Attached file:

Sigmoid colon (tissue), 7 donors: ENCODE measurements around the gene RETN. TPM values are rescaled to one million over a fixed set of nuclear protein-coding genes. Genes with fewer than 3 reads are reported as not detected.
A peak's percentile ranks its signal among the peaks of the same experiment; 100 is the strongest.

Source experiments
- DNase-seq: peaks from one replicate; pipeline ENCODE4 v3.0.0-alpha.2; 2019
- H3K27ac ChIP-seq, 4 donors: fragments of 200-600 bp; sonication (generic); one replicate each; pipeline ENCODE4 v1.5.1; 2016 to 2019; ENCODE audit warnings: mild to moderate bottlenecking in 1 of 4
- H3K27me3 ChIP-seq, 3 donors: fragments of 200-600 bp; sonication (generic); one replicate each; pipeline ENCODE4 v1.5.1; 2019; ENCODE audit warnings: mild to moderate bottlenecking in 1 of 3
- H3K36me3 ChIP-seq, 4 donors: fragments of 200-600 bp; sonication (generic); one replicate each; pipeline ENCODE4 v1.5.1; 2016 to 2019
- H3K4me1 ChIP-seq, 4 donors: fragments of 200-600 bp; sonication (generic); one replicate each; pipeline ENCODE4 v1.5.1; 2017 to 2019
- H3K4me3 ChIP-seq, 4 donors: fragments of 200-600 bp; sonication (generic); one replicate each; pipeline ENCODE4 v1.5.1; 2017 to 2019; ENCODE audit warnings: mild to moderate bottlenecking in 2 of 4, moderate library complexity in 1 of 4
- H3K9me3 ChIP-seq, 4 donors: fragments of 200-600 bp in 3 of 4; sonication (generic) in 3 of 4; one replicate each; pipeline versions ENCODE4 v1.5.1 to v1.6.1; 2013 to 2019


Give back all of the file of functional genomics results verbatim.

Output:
Sigmoid colon (tissue), 7 donors: ENCODE measurements around the gene RETN. TPM values are rescaled to one million over a fixed set of nuclear protein-coding genes. Genes with fewer than 3 reads are reported as not detected.
A peak's percentile ranks its signal among the peaks of the same experiment; 100 is the strongest.

Source experiments
- DNase-seq: peaks from one replicate; pipeline ENCODE4 v3.0.0-alpha.2; 2019
- H3K27ac ChIP-seq, 4 donors: fragments of 200-600 bp; sonication (generic); one replicate each; pipeline ENCODE4 v1.5.1; 2016 to 2019; ENCODE audit warnings: mild to moderate bottlenecking in 1 of 4
- H3K27me3 ChIP-seq, 3 donors: fragments of 200-600 bp; sonication (generic); one replicate each; pipeline ENCODE4 v1.5.1; 2019; ENCODE audit warnings: mild to moderate bottlenecking in 1 of 3
- H3K36me3 ChIP-seq, 4 donors: fragments of 200-600 bp; sonication (generic); one replicate each; pipeline ENCODE4 v1.5.1; 2016 to 2019
- H3K4me1 ChIP-seq, 4 donors: fragments of 200-600 bp; sonication (generic); one replicate each; pipeline ENCODE4 v1.5.1; 2017 to 2019
- H3K4me3 ChIP-seq, 4 donors: fragments of 200-600 bp; sonication (generic); one replicate each; pipeline ENCODE4 v1.5.1; 2017 to 2019; ENCODE audit warnings: mild to moderate bottlenecking in 2 of 4, moderate library complexity in 1 of 4
- H3K9me3 ChIP-seq, 4 donors: fragments of 200-600 bp in 3 of 4; sonication (generic) in 3 of 4; one replicate each; pipeline versions ENCODE4 v1.5.1 to v1.6.1; 2013 to 2019